Star Trek: Missions
I'm an inveterate Trekkie so I'm always excited to see a new Star Trek game even when, like this one, you can't really claim that it goes where no one has gone before. In Star Trek: Missions, designer Bruce Glassco has reworked his popular card game Fantasy Realms (WizKids); a game that also strongly influenced the design of Red Rising (Stonemaier).
Tho' it's described on BoardGameGeek as a 'reimplementation' of Fantasy Realms, Star Trek: Missions is no mere reskin. This isn't just Fantasy Realms with Star Trek iconography pasted on in place of the ersatz-Medieval imagery of the earlier game. This new card game uses the core mechanics of Fantasy Realms: you're drawing a card and discarding a card each turn in order to optimise your hand of cards to maximise their score, and the size of the discard display heralds the end of the game. However, Star Trek: Missions introduces some distinct changes...
In Fantasy Realms, all the cards have a core value in addition to the conditional value generated by the presence of specific other cards. That's not the case in Star Trek: Missions. Cards only score in relation to other specific cards in your hand; so, for example, Dr Beverley Crusher scores 8 points if she is present with Sickbay and 8 points with Wesley Crusher. She has no base value on her own.
Rather than just a single deck, the game is made up of a deck of 50 'Galaxy' cards (personnel, locations, equipment etc) and a separate deck of 24 'Mission' cards. The cards use photos from Star Trek Next Generation and the movie Star Trek Generations, but stylised by applying a rainbow filter over a black & white shot. It sounds odd but it works, and certainly better than the photos used in WizKids' The Expanse.
Players start with a hand of five Galaxy cards and two Mission cards. You can draw and discard either category of card, but you can't end your turn with more than two Missions or with none. The Galaxy cards each have a 'type' (Captain/Personnel/Civilian/Location/System/Equipment/Artifact et al) and will also have icons and text indicating one or more Specialty (Command/Combat/Science/Engineering/Medical etc), Lifeform (Human/Vulcan/Klingon/Ferengi, Android/Hologram etc) and Affiliation (Federation/Klingon Empire/Romulan Star Empire etc). You'll need to keep track of all these because the card texts refer to the various Specialties and Lifeforms that you'll need to score.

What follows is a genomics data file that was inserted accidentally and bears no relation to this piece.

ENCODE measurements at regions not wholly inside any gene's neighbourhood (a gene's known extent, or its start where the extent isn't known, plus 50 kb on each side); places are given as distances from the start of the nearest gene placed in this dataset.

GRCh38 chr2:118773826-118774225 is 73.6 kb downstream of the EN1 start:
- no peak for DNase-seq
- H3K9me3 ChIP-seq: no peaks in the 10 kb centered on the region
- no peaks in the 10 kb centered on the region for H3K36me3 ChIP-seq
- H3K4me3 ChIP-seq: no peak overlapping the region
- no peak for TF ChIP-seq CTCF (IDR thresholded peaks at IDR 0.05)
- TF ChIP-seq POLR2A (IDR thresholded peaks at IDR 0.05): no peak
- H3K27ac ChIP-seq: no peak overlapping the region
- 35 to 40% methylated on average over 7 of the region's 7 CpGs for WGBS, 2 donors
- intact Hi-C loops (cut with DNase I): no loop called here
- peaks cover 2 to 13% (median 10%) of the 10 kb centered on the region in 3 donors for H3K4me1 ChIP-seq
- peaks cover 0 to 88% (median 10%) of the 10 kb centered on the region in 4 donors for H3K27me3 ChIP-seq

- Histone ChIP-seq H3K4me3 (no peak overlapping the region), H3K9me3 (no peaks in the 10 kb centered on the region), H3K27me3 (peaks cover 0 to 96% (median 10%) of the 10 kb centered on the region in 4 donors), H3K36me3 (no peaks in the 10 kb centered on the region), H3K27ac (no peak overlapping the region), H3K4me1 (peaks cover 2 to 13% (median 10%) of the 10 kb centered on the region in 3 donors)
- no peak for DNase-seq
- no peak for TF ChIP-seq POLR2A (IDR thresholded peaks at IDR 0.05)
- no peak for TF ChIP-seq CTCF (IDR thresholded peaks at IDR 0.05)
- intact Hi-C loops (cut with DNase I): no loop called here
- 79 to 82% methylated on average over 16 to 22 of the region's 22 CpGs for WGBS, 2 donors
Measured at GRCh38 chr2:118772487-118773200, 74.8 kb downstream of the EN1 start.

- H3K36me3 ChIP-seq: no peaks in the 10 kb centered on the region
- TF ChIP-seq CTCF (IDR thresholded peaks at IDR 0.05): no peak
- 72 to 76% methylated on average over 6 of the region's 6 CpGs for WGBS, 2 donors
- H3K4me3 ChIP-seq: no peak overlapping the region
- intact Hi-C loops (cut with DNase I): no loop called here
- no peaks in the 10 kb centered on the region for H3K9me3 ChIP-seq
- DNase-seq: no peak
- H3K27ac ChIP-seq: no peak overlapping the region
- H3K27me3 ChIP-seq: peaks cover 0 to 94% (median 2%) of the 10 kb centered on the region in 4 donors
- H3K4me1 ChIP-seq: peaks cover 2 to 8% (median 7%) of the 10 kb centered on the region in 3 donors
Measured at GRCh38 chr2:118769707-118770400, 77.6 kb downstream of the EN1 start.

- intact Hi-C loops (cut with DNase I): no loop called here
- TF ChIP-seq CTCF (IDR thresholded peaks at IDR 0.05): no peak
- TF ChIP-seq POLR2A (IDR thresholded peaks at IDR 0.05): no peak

It's the Missions, tho', that make the real difference. Like the Galaxy cards, these set out what you need to score. You'll usually need several Galaxy cards to rack up big points for a Mission, which is why you probably wouldn't want more than two in your hand even if the rules allowed. What the Missions do tho' is give more theme and 'storyline' to your hand so you feel you are completing an episode of Star Trek Next Generation. With the Missions and this game's use of icons, we were fondly reminded of the Star Trek Collectible Card Game (Decipher).
Even tho' you only ever have a hand of seven cards, you can't easily read the all-important card text when cards are fanned in your hand, so this is a game that's best played using card racks. That's especially the case for left-handed players as the Galaxy card icons are all on the left-hand side.
Star Trek: Missions is a filler-length game that you can expect to play in around 20 minutes. It takes 2-6 players but, like Fantasy Realms, we thought it was at its best with two or three players, not least because the rules determining the end-game condition don't offer any concession to player count: the game ends when there are either eight Galaxy cards or 12 Mission cards in the discard display. With six players, you could hit that before your second turn came around! We'd like to have seen the discard display scaled for the number of players. The Board's Eye View team expect to be playing a lot more of Star Trek: Missions tho', so we'll probably Make It So with our own house rules. And let's hope we can look forward to standalone but combinable expansions for the original series, Deep Space Nine, Voyager, Enterprise, Discovery, Strange New Worlds and Lower Decks...
(Review by Selwyn Ward)
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